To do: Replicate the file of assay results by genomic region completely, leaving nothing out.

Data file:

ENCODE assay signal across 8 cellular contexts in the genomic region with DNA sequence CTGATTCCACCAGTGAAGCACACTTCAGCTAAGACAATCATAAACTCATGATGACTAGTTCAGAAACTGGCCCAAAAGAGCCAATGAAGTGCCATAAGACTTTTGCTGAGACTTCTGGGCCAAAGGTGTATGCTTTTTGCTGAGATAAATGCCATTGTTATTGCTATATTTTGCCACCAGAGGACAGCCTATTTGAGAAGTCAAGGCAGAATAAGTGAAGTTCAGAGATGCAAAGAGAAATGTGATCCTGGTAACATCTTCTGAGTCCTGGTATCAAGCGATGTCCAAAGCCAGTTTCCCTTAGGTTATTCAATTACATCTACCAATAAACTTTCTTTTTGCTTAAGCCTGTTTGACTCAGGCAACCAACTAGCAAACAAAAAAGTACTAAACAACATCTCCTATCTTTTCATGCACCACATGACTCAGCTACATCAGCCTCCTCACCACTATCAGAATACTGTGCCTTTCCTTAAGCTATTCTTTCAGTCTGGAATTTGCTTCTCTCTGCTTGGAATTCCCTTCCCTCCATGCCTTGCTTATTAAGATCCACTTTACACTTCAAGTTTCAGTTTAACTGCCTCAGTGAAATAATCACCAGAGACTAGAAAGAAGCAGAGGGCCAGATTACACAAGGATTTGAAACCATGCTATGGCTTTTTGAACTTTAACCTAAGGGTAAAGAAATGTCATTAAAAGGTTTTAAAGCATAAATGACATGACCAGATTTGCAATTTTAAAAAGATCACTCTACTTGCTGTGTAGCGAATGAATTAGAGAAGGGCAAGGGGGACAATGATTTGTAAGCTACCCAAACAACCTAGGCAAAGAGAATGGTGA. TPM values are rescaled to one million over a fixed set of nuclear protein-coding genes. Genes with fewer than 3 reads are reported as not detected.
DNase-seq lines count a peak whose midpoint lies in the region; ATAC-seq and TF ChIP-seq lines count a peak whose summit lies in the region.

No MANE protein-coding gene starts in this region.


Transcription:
ENCODE assay signal across 8 cellular contexts in the genomic region with DNA sequence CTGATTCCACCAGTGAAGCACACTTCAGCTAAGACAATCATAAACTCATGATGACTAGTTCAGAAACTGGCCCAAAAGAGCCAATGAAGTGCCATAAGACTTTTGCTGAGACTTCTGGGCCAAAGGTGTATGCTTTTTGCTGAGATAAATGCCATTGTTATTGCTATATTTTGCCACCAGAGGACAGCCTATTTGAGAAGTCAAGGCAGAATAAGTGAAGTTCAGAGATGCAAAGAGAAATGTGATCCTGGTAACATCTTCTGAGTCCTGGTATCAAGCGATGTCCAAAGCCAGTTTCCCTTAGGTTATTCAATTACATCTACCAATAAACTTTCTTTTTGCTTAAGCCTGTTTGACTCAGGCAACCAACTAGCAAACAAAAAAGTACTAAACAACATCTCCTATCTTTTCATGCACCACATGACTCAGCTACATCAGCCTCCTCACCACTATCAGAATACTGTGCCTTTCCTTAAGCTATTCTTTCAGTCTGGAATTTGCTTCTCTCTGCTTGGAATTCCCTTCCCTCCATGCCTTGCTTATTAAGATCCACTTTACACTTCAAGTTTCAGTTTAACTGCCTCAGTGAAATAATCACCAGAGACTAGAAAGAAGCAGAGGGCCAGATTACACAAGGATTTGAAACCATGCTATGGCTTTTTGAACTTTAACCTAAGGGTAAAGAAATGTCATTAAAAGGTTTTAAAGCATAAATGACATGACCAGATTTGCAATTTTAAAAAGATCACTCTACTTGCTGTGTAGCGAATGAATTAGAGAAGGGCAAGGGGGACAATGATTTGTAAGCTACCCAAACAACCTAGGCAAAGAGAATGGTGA. TPM values are rescaled to one million over a fixed set of nuclear protein-coding genes. Genes with fewer than 3 reads are reported as not detected.
DNase-seq lines count a peak whose midpoint lies in the region; ATAC-seq and TF ChIP-seq lines count a peak whose summit lies in the region.

No MANE protein-coding gene starts in this region.